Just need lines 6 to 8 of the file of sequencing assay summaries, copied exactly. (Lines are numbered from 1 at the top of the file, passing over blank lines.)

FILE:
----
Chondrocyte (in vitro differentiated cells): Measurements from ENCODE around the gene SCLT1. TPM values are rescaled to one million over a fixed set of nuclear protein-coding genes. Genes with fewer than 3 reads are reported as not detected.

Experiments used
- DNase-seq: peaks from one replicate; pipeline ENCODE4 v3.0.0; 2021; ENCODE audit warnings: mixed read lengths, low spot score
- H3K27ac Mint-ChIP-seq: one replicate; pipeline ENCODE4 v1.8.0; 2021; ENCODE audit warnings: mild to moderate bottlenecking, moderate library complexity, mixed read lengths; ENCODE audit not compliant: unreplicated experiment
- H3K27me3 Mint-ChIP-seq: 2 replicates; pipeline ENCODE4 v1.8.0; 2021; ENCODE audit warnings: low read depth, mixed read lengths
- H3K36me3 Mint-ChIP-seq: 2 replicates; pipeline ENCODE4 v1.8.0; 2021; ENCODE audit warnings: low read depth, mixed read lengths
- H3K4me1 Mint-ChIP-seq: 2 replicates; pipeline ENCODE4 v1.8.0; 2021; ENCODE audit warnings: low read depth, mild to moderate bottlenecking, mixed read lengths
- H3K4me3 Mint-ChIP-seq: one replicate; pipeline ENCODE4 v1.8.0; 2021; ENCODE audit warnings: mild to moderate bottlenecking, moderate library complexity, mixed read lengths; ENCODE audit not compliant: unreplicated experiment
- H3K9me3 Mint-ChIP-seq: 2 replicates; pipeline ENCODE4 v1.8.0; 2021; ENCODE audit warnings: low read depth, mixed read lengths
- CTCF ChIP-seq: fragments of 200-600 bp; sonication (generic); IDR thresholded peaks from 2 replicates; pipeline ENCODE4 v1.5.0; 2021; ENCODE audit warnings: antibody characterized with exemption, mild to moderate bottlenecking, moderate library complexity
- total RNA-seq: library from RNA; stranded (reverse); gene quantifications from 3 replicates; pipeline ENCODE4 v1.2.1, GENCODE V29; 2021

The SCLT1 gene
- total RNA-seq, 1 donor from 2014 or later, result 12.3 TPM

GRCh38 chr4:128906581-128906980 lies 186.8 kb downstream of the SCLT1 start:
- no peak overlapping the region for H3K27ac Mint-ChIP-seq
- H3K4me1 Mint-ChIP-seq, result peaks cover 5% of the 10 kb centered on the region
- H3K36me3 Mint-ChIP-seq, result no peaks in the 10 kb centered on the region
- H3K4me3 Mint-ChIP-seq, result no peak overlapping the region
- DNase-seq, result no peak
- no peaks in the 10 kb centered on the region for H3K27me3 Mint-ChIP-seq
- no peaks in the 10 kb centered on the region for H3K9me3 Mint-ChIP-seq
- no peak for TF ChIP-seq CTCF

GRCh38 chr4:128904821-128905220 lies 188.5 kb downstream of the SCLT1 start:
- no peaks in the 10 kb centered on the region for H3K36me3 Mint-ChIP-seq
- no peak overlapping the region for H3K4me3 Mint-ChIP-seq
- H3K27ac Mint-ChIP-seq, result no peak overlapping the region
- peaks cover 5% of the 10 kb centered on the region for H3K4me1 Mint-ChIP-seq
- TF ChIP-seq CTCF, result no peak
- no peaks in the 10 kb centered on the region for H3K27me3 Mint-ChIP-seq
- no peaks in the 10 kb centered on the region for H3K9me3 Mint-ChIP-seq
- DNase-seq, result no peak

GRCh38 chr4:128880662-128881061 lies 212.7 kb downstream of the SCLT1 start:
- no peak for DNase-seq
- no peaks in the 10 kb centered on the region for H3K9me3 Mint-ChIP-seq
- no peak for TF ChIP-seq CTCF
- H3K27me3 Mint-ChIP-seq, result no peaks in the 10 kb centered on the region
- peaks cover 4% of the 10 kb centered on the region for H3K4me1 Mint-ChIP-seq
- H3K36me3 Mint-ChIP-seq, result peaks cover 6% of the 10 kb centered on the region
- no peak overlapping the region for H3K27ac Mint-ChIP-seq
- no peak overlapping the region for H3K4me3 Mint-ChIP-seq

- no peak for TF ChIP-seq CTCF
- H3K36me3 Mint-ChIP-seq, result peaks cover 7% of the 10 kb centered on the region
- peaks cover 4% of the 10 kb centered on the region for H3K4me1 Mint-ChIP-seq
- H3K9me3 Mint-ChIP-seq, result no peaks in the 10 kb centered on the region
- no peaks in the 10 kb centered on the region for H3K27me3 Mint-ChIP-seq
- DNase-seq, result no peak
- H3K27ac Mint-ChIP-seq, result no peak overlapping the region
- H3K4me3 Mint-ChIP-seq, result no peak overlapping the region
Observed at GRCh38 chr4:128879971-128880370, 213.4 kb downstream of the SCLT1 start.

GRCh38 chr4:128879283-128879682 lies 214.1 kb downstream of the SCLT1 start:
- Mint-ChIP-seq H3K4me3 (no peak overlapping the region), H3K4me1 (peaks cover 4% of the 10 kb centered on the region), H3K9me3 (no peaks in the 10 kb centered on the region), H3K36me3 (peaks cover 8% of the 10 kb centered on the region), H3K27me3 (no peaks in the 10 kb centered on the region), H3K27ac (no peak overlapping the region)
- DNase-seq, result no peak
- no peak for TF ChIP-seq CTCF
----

- H3K36me3 Mint-ChIP-seq: 2 replicates; pipeline ENCODE4 v1.8.0; 2021; ENCODE audit warnings: low read depth, mixed read lengths
- H3K4me1 Mint-ChIP-seq: 2 replicates; pipeline ENCODE4 v1.8.0; 2021; ENCODE audit warnings: low read depth, mild to moderate bottlenecking, mixed read lengths
- H3K4me3 Mint-ChIP-seq: one replicate; pipeline ENCODE4 v1.8.0; 2021; ENCODE audit warnings: mild to moderate bottlenecking, moderate library complexity, mixed read lengths; ENCODE audit not compliant: unreplicated experiment